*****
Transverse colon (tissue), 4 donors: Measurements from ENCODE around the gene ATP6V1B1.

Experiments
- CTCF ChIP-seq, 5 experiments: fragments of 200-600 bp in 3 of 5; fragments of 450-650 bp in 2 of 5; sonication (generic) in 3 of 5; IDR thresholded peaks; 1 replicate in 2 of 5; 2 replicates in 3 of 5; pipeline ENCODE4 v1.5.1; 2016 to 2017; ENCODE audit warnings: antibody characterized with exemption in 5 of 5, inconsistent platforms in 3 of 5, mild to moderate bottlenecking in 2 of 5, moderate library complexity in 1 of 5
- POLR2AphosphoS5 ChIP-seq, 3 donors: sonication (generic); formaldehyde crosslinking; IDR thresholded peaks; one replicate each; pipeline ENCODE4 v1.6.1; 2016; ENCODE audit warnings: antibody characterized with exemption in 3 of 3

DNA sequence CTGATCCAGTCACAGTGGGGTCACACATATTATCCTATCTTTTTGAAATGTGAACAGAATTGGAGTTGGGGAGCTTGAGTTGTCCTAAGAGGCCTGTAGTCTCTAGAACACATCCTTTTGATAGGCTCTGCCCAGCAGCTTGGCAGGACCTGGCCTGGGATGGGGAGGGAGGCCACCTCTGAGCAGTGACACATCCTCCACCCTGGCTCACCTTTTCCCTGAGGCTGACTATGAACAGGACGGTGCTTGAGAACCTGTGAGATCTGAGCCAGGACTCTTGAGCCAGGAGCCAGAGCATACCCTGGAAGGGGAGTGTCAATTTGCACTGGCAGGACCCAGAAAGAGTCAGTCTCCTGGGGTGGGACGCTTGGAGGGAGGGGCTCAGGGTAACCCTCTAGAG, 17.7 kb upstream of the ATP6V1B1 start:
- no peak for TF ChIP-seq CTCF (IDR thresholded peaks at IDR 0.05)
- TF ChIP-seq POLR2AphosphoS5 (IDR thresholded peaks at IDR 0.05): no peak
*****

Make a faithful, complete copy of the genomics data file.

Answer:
Transverse colon (tissue), 4 donors: Measurements from ENCODE around the gene ATP6V1B1.

Experiments
- CTCF ChIP-seq, 5 experiments: fragments of 200-600 bp in 3 of 5; fragments of 450-650 bp in 2 of 5; sonication (generic) in 3 of 5; IDR thresholded peaks; 1 replicate in 2 of 5; 2 replicates in 3 of 5; pipeline ENCODE4 v1.5.1; 2016 to 2017; ENCODE audit warnings: antibody characterized with exemption in 5 of 5, inconsistent platforms in 3 of 5, mild to moderate bottlenecking in 2 of 5, moderate library complexity in 1 of 5
- POLR2AphosphoS5 ChIP-seq, 3 donors: sonication (generic); formaldehyde crosslinking; IDR thresholded peaks; one replicate each; pipeline ENCODE4 v1.6.1; 2016; ENCODE audit warnings: antibody characterized with exemption in 3 of 3

DNA sequence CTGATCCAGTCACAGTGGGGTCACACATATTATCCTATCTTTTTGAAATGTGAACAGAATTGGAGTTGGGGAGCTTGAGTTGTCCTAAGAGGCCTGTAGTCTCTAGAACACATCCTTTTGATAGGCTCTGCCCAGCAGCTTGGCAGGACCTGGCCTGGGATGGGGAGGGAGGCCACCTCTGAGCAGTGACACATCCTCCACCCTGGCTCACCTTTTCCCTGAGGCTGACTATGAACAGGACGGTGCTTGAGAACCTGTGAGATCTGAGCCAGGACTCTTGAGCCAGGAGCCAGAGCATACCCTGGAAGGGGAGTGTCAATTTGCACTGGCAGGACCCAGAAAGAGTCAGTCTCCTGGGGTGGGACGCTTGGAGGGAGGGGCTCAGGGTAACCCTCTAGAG, 17.7 kb upstream of the ATP6V1B1 start:
- no peak for TF ChIP-seq CTCF (IDR thresholded peaks at IDR 0.05)
- TF ChIP-seq POLR2AphosphoS5 (IDR thresholded peaks at IDR 0.05): no peak